Imagine walking into a pub, where you have booked a table for lunch. You see a cat curled up on the most comfortable chair in the room. How do you react?
Most people react in one of two ways. I like cats, so I would seek to make friends with it by stroking or petting it. The other common reaction would be to ignore it completely. However, a small proportion of people – my friend Rosemary is one of them – would be overwhelmed with anxiety. She would be unable to enter the room with the cat in it, much less have lunch there. Her reaction would be to leave the pub as soon as she saw the cat and send somebody in to request the landlord to remove it.
Phobias are not rational. Rosemary knows that the cat would never harm her. Even so, she cannot suppress the anxiety it evokes. Janet, a friend of my wife, has a phobia of birds. It can be triggered even by a bird motif in a stained glass window.
You probably know somebody with a phobia. But it is difficult to take their problem seriously until you see that your friend will miss lunch rather than eat when a cat is in the room, or hide their face from a stained glass window because it contains a picture of a peacock.
Behaviour therapists use discoveries from early experiments in psychology to explain and to treat phobias. In the 1920s James Watson, an American, hypothesized that humans acquire phobias by the same process that Pavlov had used to establish conditioned reflexes in dogs. The object of the phobia evokes fear because, by chance, it has been encountered at the same time as something really frightening. Just as Pavlov’s dogs came to salivate in response to the bell that had signalled food, Watson demonstrated that when he terrified a young child by making a loud noise as the child was stroking a white rat, the child soon came to fear small white furry objects of all kinds.
Avoiding the feared object helps maintain the phobia. Another psychological ‘law’, the law of effect states that behaviour that brings about pleasant consequences or avoids unpleasant ones is reinforced. So the more we avoid the object we dread, the more the avoidance is reinforced. B.F. Skinner is perhaps the most famous champion of reinforcement as a means of changing behaviour.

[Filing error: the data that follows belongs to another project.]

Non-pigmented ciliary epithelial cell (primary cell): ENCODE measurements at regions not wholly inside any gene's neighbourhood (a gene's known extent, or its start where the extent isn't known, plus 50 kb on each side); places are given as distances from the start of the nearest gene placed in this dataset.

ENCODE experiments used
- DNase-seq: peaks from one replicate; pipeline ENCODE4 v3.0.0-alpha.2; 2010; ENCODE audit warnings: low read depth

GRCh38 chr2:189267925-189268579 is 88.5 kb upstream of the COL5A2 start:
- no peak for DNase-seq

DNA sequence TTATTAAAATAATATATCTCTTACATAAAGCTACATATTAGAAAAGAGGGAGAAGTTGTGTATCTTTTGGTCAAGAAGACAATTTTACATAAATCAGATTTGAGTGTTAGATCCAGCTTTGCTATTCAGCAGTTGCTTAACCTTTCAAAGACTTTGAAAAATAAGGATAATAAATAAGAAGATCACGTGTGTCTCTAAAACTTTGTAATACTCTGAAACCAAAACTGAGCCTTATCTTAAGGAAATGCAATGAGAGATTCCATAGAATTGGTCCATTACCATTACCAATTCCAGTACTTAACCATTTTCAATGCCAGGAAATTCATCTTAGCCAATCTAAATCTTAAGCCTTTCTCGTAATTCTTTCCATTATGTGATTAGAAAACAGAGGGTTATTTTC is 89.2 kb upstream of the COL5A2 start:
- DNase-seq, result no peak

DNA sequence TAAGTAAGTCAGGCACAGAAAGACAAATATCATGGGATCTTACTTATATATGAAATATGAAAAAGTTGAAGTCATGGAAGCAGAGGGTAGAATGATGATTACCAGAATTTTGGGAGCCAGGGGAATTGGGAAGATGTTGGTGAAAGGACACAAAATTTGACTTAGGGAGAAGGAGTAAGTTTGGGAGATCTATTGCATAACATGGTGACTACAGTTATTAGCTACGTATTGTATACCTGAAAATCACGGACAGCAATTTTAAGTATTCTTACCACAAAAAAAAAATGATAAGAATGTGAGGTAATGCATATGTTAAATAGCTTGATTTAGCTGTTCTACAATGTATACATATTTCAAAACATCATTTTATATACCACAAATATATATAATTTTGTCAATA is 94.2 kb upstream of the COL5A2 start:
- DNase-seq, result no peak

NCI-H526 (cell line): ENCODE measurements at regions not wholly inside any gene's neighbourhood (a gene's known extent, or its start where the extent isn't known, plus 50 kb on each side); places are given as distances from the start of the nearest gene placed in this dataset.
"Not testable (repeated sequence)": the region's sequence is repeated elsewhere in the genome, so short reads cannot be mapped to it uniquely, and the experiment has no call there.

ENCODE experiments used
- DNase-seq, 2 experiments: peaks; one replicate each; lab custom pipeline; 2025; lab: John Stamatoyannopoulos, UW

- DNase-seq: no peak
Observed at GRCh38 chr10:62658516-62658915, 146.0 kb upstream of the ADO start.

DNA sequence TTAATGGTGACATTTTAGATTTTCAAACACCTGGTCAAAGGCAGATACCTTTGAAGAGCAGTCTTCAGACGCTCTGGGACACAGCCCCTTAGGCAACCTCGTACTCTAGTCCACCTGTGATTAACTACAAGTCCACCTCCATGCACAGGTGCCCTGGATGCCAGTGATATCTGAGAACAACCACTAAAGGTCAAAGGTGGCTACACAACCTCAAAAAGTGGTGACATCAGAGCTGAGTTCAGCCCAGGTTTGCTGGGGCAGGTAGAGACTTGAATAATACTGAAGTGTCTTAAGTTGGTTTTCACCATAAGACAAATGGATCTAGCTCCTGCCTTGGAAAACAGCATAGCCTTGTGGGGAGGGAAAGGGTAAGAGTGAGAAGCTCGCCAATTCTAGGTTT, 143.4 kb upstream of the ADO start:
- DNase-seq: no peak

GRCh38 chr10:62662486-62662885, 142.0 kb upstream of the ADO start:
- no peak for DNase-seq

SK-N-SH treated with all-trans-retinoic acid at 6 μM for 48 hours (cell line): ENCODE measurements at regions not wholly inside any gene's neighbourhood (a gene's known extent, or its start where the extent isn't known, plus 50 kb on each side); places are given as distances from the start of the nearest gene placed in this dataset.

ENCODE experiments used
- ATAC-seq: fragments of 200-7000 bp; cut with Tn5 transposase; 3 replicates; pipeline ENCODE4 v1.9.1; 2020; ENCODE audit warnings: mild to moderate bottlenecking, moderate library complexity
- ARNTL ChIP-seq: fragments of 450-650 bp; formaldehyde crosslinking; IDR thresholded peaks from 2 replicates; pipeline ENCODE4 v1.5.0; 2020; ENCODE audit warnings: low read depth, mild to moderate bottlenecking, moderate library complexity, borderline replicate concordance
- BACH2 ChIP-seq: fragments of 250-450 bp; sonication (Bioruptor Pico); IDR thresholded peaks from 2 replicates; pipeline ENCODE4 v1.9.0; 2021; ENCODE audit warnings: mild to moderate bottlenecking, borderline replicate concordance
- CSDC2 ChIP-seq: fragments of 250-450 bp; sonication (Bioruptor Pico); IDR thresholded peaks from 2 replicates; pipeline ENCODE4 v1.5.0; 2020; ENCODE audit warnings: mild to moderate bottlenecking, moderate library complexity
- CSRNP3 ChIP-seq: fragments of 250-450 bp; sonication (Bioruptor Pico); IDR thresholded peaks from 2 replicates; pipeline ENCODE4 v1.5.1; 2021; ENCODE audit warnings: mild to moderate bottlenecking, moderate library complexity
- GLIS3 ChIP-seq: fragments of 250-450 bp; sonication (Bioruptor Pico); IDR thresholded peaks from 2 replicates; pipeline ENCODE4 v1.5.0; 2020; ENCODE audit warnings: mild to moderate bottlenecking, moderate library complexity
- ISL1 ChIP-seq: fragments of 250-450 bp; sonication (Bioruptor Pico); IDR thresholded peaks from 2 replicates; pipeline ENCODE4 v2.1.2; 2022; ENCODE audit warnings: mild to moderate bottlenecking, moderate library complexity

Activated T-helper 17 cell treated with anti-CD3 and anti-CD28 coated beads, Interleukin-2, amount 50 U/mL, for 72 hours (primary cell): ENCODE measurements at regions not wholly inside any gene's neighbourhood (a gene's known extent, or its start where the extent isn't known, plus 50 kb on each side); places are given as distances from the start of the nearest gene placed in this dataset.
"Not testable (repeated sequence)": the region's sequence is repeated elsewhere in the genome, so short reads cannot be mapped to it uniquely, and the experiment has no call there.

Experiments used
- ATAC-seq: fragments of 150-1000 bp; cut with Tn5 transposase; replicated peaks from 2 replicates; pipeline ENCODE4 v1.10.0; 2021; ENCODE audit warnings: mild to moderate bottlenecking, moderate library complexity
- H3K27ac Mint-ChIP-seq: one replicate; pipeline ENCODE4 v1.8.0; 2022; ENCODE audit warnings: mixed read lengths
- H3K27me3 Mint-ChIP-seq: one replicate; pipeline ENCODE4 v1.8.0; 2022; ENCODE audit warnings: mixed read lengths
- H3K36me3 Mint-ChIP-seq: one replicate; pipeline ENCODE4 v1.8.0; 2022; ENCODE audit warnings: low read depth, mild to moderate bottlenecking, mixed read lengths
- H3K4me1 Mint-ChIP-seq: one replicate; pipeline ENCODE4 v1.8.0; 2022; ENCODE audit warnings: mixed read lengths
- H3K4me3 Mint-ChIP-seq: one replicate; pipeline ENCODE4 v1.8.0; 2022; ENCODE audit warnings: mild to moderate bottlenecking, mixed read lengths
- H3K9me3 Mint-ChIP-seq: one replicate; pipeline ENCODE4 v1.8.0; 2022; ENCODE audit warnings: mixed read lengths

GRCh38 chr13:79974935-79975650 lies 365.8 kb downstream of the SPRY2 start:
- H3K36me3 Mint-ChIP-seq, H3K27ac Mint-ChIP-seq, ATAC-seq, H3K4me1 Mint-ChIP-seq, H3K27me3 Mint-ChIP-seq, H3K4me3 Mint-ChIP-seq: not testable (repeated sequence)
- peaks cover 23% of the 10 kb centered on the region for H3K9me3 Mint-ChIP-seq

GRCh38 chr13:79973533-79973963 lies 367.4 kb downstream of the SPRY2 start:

To treat a phobia the behaviour therapist tries to reverse these two processes. They start by making a detailed assessment of the client to try to establish as much as they can about the origin of the problem and the circumstances in which it arises.
Paul Rice, who practises in Colchester, takes four sessions to complete the assessment. This will include agreeing with the client on a goal for the therapy, and a programme to reach that goal. An appropriate goal for Rosemary might be to be able to sit calmly with a cat on her lap for 45 minutes. The programme would involve a graded series of exposures to cats such as thinking about cats, looking at pictures of cats and sitting in the same room as a cat. Each exposure would be combined with exercises to relax and to prevent anxiety.
Rosemary would do most of the exposure exercises herself, in between therapy sessions. During the sessions she would report on her progress and receive encouragement and praise – a powerful reinforcer for most of us – and training in breathing and relaxation exercises.
Behaviour therapy has been used successfully to treat phobias, social skills problems, sexual problems, obsessions and compulsive behaviour, according to Kevin Gournay of the Institute of Psychiatry in London. It is often combined with cognitive therapy, which concentrates on patterns of thinking rather than on behaviour. Gournay is sceptical about whether this offers any extra benefit. “Cognitive therapy is the new psychological religion” he says, “but behaviour therapy produces massive cognitive changes too. It may be that you can get similar effects with behaviour therapy, cognitive therapy, or even drugs” he says.
Although some psychologists doubt whether all phobias are acquired by reinforcement, there is good evidence that they can be successfully treated by behaviour therapy. Not every treatment results in a complete cure. After therapy Janet, who used to be terrified of all birds, especially chickens, can now look with equanimity at any bird up to the size of a sparrow. But she still cannot drink coffee from a mug with a picture of a hen on it!
Availability & contacts.
Behaviour therapy is available for some problems on the NHS, your GP may be able to refer you to a therapist. Treatment sessions are usually weekly and typically last 50 minutes. A typical course would be 12-15 sessions. Use an accredited therapist, and check that they are trained to treat your problem.
US: APA http://helping.apa.org/
UK: UKCP http://www.psychotherapy.org.uk/